Saturday, April 4, 2009

MMORPG Reflection: A New Experience...

MMORPGs are fundamentally different from other games and simulations because it is represented by large, sophisticated, detailed, and evolving worlds based in different narrative environments. It is also a fully developed multiplayer universe with an advanced and detailed world (p. 53). Examples of these games are EverQuest and World of Warcraft. Gee also mentioned these two popular games in his chapter. In EverQuest and World of Warcraft, players log on to special Internet sites and they play simultaneously with thousands of players all over the world. Unlike games and simulations, the MMORPG experience could not be the same at all because one cannot repeat the game anymore since one could be playing with different players every time one is log on to these worlds. This is also played with affinity groups that are not necessarily present in games and simulations.

These games are similar to virtual worlds like Second Life. One is identified through his/her own avatar. The players can also chat by simply typing in the chat box. They can even talk using their headsets. Like MMORPGs, you could also meet different people across the globe. On the other hand, one of the differences between the two is that Second Life is not a game at all, although there are some features that allow people to have simulations. I came across in the Internet about sims in Second Life like Ancient History Ramblings. It says that it does an excellent job of demonstrating the ins and outs of archaeology. I also believe that SL is mainly used for educational institutions for giving lectures. It is like an online instruction.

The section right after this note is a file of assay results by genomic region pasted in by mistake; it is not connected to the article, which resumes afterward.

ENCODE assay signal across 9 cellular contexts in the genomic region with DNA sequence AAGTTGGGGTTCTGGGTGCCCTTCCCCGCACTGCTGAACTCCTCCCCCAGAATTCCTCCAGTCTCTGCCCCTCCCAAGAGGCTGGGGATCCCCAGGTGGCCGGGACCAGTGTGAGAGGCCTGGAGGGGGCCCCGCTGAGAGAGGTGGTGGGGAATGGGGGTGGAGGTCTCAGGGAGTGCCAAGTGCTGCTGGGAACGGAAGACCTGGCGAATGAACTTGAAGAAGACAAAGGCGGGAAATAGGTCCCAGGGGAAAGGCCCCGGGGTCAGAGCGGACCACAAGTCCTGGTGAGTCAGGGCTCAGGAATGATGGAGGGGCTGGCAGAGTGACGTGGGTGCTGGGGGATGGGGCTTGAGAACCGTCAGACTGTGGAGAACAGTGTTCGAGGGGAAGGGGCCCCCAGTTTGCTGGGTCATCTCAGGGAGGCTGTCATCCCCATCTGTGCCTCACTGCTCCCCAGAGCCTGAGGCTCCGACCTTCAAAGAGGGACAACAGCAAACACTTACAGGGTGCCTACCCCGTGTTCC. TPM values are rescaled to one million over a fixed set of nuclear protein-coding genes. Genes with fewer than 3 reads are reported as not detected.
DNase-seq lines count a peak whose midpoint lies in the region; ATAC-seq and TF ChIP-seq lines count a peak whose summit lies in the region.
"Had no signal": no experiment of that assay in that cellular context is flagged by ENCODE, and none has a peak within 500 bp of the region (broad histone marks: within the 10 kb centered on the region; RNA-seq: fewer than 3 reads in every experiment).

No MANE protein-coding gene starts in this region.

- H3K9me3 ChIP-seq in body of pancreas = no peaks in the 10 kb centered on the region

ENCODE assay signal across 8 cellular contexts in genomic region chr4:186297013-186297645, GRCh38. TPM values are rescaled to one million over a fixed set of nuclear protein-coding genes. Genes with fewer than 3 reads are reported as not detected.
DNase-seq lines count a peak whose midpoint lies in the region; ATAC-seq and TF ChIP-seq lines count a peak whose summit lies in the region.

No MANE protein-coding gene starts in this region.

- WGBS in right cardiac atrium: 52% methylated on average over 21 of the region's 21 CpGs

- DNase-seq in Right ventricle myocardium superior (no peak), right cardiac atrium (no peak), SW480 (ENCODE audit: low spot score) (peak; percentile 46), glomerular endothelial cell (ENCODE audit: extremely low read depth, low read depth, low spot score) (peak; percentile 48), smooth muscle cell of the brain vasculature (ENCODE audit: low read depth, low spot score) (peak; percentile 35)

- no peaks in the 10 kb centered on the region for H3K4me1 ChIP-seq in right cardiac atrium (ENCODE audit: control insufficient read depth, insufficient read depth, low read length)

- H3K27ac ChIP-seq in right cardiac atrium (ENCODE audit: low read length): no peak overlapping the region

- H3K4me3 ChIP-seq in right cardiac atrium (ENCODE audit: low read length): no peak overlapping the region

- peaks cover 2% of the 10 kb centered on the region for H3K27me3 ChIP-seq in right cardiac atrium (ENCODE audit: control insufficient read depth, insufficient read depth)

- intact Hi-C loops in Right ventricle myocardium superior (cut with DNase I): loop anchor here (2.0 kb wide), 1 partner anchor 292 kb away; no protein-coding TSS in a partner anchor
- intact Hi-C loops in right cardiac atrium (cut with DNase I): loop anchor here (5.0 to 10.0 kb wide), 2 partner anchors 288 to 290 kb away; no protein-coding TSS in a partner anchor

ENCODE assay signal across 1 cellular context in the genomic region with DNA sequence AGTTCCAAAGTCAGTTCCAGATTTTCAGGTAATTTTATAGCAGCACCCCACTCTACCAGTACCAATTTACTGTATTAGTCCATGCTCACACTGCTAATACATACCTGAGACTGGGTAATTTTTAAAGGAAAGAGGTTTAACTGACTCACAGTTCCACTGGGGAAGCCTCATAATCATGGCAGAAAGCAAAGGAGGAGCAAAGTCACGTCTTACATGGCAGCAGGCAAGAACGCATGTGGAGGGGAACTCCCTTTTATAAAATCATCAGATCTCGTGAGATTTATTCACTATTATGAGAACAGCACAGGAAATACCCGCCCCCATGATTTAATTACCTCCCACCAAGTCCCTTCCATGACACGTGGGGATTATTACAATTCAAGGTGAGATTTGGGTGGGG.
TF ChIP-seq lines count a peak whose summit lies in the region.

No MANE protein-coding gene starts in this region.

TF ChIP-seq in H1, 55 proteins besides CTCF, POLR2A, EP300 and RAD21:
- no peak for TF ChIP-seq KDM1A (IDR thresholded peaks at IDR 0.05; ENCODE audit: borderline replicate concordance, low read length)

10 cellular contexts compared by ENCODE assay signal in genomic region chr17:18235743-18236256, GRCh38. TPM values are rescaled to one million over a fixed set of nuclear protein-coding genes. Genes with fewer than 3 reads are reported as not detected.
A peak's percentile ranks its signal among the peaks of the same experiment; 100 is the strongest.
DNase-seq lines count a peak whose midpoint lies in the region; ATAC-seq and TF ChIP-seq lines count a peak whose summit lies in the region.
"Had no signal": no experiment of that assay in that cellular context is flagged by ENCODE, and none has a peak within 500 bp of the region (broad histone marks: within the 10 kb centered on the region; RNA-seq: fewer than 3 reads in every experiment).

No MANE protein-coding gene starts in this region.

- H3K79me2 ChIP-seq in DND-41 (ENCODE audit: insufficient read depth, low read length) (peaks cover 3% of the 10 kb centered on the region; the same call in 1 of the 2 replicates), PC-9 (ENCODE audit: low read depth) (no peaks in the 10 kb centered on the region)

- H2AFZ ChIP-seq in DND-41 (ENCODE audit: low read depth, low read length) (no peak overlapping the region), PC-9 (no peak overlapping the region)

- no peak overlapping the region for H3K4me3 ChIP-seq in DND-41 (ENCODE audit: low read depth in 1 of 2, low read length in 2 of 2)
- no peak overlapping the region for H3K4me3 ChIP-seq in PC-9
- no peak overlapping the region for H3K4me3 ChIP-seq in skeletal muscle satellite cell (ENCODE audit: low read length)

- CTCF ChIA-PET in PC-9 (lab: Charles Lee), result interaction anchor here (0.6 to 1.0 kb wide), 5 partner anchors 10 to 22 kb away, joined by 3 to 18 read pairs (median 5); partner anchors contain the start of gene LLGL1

A learning problem in my environment that might be addressed by a MMOG is knowing how non-native English speakers communicate in this game. As an English teacher, I feel guilty because there are times that I focused on the content. The main goal of learning a language is to communicate. Thus, it is important for the students to have a chance to practice the language. I believe that the most important goal is for them to express themselves using the target language at the same time be understood by the other. Since some of the students are already fanatic with video games and English as the universal language, asking them of their experiences how they communicate with other players would be interesting. I am sure they will learn more idiomatic and other expressions that they have not encountered. Just like me, my immersion to the native speakers here in the United States helped me to understand better in using the right words and expressions both in formal and informal communication. It is really a great help to go beyond the borders.

1 comment:

  1. Interesting idea about language immersion and MMOGs. I think there are some really interesting cultural issues that are expressed through some of these games as well. Last year at the GLS conference, there were some really interesting sessions about Chinese culture in World of Warcraft.